The new British government on Monday announced a controversial cap on migrants from outside the European Union region — a step that will hit Indian skilled workers the hardest.
But visiting Commerce Minister Anand Sharma said he has been assured Indian interests will not be harmed.
Sharma said he raised the issue in a meeting with Foreign Secretary William Hague on Monday morning – just as Home Secretary Teresa May was announcing the cap that fulfils an election pledge.
The minister, who is leading an Indian business delegation, told Hague the cap must not be allowed to impede the movement of Indian professionals and business people, as many Indian businesses use Britain as a hub for Europe.
"We have been assured that this will be done in a manner so that the movement won't be affected," Sharma told HT in response to a query in a business and investment forum.
"We, as a government, are mindful of the fact that over 500 Indian business establishments have offices in Britain, and we are the second largest investors and employment providers in the UK, after the US."
The immigration cap is controversial because it is opposed by British businesses, who say a decline in the numbers of foreign skilled workers will affect economic growth as Britain struggles to recover from its longest and deepest recession in more than 50 years.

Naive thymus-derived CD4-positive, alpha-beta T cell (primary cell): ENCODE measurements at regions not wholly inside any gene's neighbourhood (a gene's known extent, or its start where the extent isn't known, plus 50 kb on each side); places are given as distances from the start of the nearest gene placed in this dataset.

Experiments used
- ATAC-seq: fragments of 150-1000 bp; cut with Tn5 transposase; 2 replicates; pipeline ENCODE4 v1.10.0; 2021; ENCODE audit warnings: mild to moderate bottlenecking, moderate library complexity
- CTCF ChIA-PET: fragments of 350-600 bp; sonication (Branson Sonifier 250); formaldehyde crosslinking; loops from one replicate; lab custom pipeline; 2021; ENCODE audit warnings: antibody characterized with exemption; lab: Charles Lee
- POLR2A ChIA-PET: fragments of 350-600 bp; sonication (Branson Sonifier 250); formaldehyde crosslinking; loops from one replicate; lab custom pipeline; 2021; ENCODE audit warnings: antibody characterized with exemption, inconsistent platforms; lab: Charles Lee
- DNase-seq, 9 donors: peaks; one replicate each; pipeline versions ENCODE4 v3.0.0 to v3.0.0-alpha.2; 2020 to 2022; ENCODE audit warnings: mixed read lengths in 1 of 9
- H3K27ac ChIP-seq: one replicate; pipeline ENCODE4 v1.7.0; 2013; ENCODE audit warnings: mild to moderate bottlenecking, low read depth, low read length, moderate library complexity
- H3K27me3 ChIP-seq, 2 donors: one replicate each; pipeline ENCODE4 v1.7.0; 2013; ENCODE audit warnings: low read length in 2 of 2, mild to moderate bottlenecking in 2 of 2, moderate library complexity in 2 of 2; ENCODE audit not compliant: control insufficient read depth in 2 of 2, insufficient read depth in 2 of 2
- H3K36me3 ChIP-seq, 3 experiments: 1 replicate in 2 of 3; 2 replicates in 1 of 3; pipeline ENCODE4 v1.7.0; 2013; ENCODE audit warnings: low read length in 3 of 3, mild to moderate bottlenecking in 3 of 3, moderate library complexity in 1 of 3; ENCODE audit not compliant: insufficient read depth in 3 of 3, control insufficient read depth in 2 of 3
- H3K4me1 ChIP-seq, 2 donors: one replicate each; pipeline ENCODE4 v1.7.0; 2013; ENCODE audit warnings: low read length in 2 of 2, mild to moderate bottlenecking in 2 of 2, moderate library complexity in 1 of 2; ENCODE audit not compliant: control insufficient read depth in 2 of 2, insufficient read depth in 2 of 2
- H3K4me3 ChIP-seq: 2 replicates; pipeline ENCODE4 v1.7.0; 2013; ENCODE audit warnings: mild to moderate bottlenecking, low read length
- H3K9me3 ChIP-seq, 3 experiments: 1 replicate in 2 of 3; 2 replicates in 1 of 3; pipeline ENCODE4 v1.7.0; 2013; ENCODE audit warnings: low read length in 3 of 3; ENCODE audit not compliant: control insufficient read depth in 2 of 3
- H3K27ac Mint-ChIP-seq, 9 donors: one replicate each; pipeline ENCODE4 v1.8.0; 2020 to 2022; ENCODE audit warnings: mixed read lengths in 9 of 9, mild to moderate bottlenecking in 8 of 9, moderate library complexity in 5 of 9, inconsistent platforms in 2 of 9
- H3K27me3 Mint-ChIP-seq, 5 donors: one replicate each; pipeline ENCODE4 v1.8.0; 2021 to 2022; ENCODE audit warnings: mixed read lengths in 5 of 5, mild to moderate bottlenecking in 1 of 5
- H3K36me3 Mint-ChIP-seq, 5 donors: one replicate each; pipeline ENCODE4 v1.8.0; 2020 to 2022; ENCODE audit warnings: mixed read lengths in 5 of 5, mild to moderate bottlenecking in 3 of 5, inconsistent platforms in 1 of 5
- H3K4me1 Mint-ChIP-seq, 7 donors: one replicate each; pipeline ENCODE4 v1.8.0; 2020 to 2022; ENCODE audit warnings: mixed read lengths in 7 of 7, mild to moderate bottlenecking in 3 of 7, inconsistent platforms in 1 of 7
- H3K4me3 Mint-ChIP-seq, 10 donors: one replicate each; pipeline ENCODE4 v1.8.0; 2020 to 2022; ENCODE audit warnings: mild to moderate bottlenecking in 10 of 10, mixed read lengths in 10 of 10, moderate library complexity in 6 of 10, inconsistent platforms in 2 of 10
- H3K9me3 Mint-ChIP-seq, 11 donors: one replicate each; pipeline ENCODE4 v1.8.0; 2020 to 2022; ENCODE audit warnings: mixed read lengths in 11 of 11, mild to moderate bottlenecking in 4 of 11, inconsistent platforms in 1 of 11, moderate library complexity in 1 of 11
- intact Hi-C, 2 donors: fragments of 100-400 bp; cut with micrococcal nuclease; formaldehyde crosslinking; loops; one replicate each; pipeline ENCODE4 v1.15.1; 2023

The immediate restrictions will mean that 24,100 workers from outside Europe can enter the country before April 2011 – a fall of 5 per cent on last year.
May said the measure is temporary and intended to prevent any "surge" in numbers in the run-up to the introduction of a permanent cap next April.
The cap — a first for Britain — follows more than a decade of a close economic partnership during boom years that saw a large number of Indian companies invest in Britain and tens of thousands of Indian skilled workers granted the right to live and work in the country.
Senior British business and political sources said May recognises the need to strike the correct balance between bringing down immigration to 1990s' levels — an election pledge — while ensuring that Britain did not slip back into recession.
"I'm quite certain that there is that acknowledgement in the government not to harm business and trade interests," a former British cabinet minister told HT.
According to some reports the Conservative-Liberal coalition government has decided not to touch intra-company transfers by multinational companies, which make up 45 per cent of the total non-EU immigration — a likely reason for Sharma's optimism.